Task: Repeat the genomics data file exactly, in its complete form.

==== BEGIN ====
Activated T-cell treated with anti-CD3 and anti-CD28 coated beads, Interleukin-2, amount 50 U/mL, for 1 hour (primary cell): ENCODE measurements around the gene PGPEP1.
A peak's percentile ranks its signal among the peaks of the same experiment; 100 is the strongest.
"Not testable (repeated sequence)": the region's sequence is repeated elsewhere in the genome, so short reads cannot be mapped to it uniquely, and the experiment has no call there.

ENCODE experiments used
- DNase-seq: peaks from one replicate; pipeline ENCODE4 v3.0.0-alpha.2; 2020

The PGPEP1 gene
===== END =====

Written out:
Activated T-cell treated with anti-CD3 and anti-CD28 coated beads, Interleukin-2, amount 50 U/mL, for 1 hour (primary cell): ENCODE measurements around the gene PGPEP1.
A peak's percentile ranks its signal among the peaks of the same experiment; 100 is the strongest.
"Not testable (repeated sequence)": the region's sequence is repeated elsewhere in the genome, so short reads cannot be mapped to it uniquely, and the experiment has no call there.

ENCODE experiments used
- DNase-seq: peaks from one replicate; pipeline ENCODE4 v3.0.0-alpha.2; 2020

The PGPEP1 gene